The Writer’s Bookshelf: Writing Tools and Storycatcher

The end of summer is approaching, and I’ve been using theme “summer reading list” to corral and write reviews of a number of books that are influencing my thinking. As far as writing and editing books go, I’ve been focusing on two books by authors who are already familiar to me: “Writing Tools” by Roy Peter Clark, and “Storycatcher” by Christina Baldwin.

Both are great reads and can improve your writing, by the end of this summer or any time of the year.

Writing Tools” is written by Roy Peter Clark, vice president and senior scholar of the Poynter Institute (a Mecca for working journalists who care about their writing, by the way) and co-author of another of my favorite books, “Coaching Writers: Editors and Writers Working Together Across Media Platforms.” Roy’s always had a wonderful way of explaining writing techniques in a straightforward, cogent manner, and this book is no different.

The subtitle of the book is “50 essential strategies for every writer,” and that is what it delivers: focused instruction on how to improve one’s writing, starting with “micro” issues such as word choice and sentence structure and moving to broader areas such as structure, imagery in writing, and building constructive writing habits.

One of the great strengths of Roy’s approach is that he avoids being pedantic. He notes in his introduction that he is aiming at reaching “a nation of writers,” professional or not, and asserts that the struggle involved in writing that writers moan about is mostly “a con game.”

He says to would-be writers,

“Imagine the act of writing less as a special talent and more as a purposeful craft. Think of writing as carpentry, and this book as your toolbox. You can borrow a writing tool at any time, and here’s another secret: Unlike hammers, chisels and rakes, writing tools never have to be returned. They can be cleaned, sharpened and passed along.”

Roy also includes plenty of examples, both from his own writing and the work of others. Each chapter ends with a brief “Workshop” section, with several exercises intended for the reader to try to assimilate the point of the lesson.

Whether you’re just starting out as a writer, or have been around for a long time and need some instruction that really helps you find new places in your craft to refine and master, “Writing Tools” is a dandy book to have on your reference shelf.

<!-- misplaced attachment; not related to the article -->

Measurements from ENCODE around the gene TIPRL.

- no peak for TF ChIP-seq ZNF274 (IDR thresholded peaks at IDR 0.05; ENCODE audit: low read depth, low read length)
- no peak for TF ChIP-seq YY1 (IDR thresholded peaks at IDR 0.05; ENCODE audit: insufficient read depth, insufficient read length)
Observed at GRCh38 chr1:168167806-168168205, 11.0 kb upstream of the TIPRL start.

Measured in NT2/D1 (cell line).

If “Writing Tools” focuses on how to write once you have something to say, “Storycatcher” focuses on looking deep within one’s self and finding out what it is you have to say. Christina Baldwin, a pioneer in the personal writing movement, has written a lyrical book about the place of “story” in one’s life, and how to mine personal experience for narratives that can heal, connect, enlighten or challenge.

She makes clear her book’s theme in the first sentences of her introduction:

“Every person is born into life as a blank book—and every person leaves life as a full book…Story is the narrative thread of our experience—not what literally happens, but what we make out of what happens, what we tell each other and what we remember. This narrative determines what we do with the time between the opening of the blank page the day we are born and the closing of the book the day we die.”

Drawing heavily on her own experiences, as well as those of her students and colleagues, Christina covers a wide range of topics in this book, illuminated by chapter subheads such as “why we make story,” “creating a story of the self,” “how story heals family heritage,” “the map of a story-based life” and “how story shapes the spiritual dimensions of our lives.”

“Storycatcher” has helpful end-of-chapter writing and conversation prompts. It’s an excellent reading choice for people wanting write their memoirs or other types of writing grounded in personal experience, as well as for writers probing the underlying themes of their work, which are often grounded in personal story, either explicit or implicit.

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